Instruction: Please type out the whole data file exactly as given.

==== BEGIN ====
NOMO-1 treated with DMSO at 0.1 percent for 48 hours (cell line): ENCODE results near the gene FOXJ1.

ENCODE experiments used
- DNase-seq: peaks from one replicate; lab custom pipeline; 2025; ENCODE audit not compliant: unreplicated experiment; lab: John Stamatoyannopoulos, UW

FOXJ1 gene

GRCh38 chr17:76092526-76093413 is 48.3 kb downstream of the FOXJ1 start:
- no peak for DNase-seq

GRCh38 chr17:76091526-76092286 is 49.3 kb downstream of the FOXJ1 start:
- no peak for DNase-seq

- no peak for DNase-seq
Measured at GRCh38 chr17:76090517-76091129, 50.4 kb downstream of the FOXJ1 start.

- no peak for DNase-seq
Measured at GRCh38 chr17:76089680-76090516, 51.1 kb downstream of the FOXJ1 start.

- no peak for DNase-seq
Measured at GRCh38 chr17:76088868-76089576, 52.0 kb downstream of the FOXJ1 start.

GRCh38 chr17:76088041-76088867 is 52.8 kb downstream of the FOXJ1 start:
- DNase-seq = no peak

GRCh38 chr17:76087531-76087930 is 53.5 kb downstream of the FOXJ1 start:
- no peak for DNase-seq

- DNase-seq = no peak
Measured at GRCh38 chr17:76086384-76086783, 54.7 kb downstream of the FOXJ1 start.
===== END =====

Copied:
NOMO-1 treated with DMSO at 0.1 percent for 48 hours (cell line): ENCODE results near the gene FOXJ1.

ENCODE experiments used
- DNase-seq: peaks from one replicate; lab custom pipeline; 2025; ENCODE audit not compliant: unreplicated experiment; lab: John Stamatoyannopoulos, UW

FOXJ1 gene

GRCh38 chr17:76092526-76093413 is 48.3 kb downstream of the FOXJ1 start:
- no peak for DNase-seq

GRCh38 chr17:76091526-76092286 is 49.3 kb downstream of the FOXJ1 start:
- no peak for DNase-seq

- no peak for DNase-seq
Measured at GRCh38 chr17:76090517-76091129, 50.4 kb downstream of the FOXJ1 start.

- no peak for DNase-seq
Measured at GRCh38 chr17:76089680-76090516, 51.1 kb downstream of the FOXJ1 start.

- no peak for DNase-seq
Measured at GRCh38 chr17:76088868-76089576, 52.0 kb downstream of the FOXJ1 start.

GRCh38 chr17:76088041-76088867 is 52.8 kb downstream of the FOXJ1 start:
- DNase-seq = no peak

GRCh38 chr17:76087531-76087930 is 53.5 kb downstream of the FOXJ1 start:
- no peak for DNase-seq

- DNase-seq = no peak
Measured at GRCh38 chr17:76086384-76086783, 54.7 kb downstream of the FOXJ1 start.